Murray Burt says the Highlanders had quietly been lining up philanthropists to contribute to a matching bid for the medals if they had been sold to a foreign buyer.
“There was no way we were going to dash in and try to bid on the first bidding. It would have been foolhardy,” Burt says. “But we couldn’t just let it go without a fight.”
Under the federal Cultural Property Export and Import Act, foreign buyers of “culturally significant” items must obtain an export permit before removing them from the country.
The federal government can refuse to grant the permit for up to six months to give recognized Canadian institutions, like the Cameron Highlanders, time to raise money for a matching bid — which, under the act, the foreign buyer must then accept, says Dominique Collin, spokeswoman for Canadian Heritage.
There are other regulatory protections in place. For instance, the federal Movable Cultural Property Program offers funding for approved institutions to help purchase significant items. The program has been used twice since 1997 to keep Victoria Crosses in Canada. Ottawa also offers tax incentives to Canadians who donate war medals to museums.
These programs, aimed at keeping war medals in Canada, raise the question: Is there something inherently wrong with allowing valour medals to fall into the hands of private collectors?
Consider the case of Lord Ashcroft. For years, he endured criticism for hoarding Victoria Crosses. Now he’s being hailed as a hero after announcing an almost $10-million donation to the Imperial War Museum in London to fund a permanent public exhibit of his VC collection.
“Those who criticized [Lord Ashcroft] for having bought so many Victoria Crosses are now being forced, in many cases, to eat their words,” Naxton, the medals curator, says. “[Ashcroft’s exhibit] will be the greatest and most spectacular display of bravery medals the world has ever seen. He has indeed done a great public service.”
And what of small-time collectors? Are they really the black hats in this story?
Floyd Migory, a retiree living in London, Ontario, is the president of the Canadian Society of Military Medals and Insignia, an association founded in 1965 to represent medal dealers and collectors. He points out that collectors often report stolen medals to authorities, and will even try to connect missing medals with the recipients’ families.
And while it’s all well and good to argue medals shouldn’t be sold, “lots of times, there is no more family,” he says. “There’s no wife, no children. The medal is given to the mother … and it’s put in a drawer.”
“As years go by, people are forgotten and it vanishes. People never get to see them. If they’re in the hands of collectors, they’re displayed, researched, and talked about.”
One thing seems certain — as time passes, the value of the Victoria Cross will continue to rise.
Consider these statistics: According to the British National Archives, 633 VCs, plus two bars, were awarded during the First World War. In the Second World War, that figure plummeted to 182, plus one bar. Since World War II, the VC has been handed out just thirteen times.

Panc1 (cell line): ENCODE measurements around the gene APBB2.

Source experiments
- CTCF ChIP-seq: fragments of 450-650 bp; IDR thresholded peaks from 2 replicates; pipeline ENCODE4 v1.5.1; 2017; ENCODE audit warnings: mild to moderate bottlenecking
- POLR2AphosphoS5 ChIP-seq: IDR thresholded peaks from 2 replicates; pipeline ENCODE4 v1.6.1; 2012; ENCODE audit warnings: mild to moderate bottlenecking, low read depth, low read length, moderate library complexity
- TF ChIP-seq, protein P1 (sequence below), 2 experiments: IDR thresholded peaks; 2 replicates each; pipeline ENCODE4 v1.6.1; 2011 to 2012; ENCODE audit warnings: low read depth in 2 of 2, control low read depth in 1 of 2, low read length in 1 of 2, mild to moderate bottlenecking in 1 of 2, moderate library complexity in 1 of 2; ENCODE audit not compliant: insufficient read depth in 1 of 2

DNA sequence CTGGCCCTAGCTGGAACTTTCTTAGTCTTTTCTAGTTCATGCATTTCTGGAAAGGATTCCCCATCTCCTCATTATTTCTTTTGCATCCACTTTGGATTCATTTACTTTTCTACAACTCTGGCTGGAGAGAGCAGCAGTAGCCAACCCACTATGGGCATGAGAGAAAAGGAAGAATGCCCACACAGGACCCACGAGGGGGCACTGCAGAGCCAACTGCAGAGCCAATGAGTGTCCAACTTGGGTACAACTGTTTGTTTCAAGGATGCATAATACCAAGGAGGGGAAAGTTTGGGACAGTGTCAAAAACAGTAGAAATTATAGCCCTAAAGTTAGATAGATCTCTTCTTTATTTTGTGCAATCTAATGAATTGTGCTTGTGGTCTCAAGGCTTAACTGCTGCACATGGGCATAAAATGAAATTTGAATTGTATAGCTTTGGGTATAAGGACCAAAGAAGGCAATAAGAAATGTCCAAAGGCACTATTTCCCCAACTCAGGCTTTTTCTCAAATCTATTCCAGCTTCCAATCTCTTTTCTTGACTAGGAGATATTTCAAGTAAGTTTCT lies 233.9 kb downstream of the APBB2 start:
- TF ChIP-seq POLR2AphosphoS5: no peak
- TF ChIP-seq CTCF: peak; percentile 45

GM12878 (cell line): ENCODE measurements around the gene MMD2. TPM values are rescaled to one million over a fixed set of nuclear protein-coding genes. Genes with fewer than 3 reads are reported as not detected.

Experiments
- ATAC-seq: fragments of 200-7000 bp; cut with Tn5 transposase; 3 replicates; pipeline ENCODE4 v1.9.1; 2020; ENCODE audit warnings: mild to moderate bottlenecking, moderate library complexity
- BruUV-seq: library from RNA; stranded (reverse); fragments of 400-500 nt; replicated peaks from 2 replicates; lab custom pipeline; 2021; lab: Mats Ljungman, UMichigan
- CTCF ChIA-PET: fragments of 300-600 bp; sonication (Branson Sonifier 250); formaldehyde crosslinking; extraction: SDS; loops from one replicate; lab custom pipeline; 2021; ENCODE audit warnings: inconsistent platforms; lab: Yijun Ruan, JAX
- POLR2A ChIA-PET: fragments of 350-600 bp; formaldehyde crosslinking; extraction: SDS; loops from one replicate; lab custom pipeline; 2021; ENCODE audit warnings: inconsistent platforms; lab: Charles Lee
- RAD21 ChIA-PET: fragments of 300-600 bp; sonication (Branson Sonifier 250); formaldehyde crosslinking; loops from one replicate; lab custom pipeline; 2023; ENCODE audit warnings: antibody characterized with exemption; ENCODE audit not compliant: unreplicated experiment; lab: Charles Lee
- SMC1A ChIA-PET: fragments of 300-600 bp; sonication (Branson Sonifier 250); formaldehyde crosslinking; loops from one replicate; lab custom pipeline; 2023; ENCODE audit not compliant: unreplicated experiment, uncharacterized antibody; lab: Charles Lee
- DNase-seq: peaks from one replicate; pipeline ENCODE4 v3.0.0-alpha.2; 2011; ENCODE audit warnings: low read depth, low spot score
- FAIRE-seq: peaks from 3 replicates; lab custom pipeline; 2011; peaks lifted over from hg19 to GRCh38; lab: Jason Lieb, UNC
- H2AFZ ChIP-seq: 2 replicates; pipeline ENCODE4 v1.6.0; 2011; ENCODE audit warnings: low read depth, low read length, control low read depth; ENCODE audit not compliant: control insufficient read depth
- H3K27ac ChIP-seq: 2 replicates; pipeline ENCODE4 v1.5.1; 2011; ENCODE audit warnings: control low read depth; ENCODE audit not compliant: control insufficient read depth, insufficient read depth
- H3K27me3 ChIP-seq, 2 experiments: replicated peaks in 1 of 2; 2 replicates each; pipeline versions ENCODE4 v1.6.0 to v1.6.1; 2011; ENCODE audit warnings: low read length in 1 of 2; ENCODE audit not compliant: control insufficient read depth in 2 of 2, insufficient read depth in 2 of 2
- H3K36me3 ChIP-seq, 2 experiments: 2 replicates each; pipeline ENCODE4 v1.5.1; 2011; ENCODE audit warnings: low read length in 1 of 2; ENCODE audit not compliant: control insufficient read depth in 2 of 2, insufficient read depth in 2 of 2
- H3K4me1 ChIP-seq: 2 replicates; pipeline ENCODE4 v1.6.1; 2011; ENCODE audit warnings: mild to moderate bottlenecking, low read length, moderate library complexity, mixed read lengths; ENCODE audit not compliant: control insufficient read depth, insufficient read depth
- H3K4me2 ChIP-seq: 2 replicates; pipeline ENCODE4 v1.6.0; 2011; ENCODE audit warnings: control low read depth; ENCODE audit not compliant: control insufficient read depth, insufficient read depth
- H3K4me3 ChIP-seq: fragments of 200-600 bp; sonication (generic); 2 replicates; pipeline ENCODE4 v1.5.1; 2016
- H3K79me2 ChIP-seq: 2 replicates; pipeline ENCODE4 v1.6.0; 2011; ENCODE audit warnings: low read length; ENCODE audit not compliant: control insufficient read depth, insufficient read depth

To put that in perspective, since World War II, more than twenty-six thousand Canadians have fought in Korea. Thousands more have served in various NATO and United Nations peacekeeping missions around the world. And, of course, Canadian troops are still in Afghanistan fighting the Taliban.
In all that time, not a single Canadian combatant has earned a VC.
In fact, the odds of being awarded a Victoria Cross are decreasing daily thanks to the changing nature of warfare in the twenty-first century. Massive battles involving tens of thousands of troops in close combat have all but disappeared. Death for today’s soldiers usually comes courtesy of guided missiles, long-range rifles, or improvised explosive devices (IEDs).
Canada’s last VC recipient, WWII soldier Ernest “Smokey” Smith, died in 2005. His likely are not being replaced.
“It is inevitable these bravery medals will become even rarer as time goes by,” Naxton says. “It’s why it is so important to celebrate the memory of these great heroes of the past — because so few are being created in modern times.”
In the end, the debate over buying and selling war medals is one of priorities. Does owning the actual physical medal help preserve the stories of the men who won them and of the conflicts they fought in? Or are there other ways of passing on the memory of war?
“The question, to me, comes down to what is the best use of $300,000?” says Granatstein, the former War Museum director. “To buy a Victoria Cross? Or to design a major teaching module that can be put online and reach a million kids? People have to decide where they want to put their emphasis.”
It’s now months after the Shankland sale. With the medals safely stored in the War Museum in Ottawa, the public’s attention has turned elsewhere — and it will likely stay elsewhere until the next high-profile Canadian Victoria Cross is sold.
For many of us, the Shankland saga has been an emotional but largely abstract spectacle. Those of us who have never served in the military, nor fought on a field of battle, likely find it difficult to comprehend the depth of passion that surrounds the Victoria Cross and other war medals.
“It’s very difficult to explain what a medal means [to civilians],” agrees Bob Butt, the Legion spokesman. “But once somebody gets one … they will never forget it, I can tell you.”
Is it wrong to sell valour medals? Perhaps it’s simply inevitable.
The words of Floyd Migory, the Ontario medals collector, linger. During a conversation last spring, he said he would never consider selling his family’s war medals.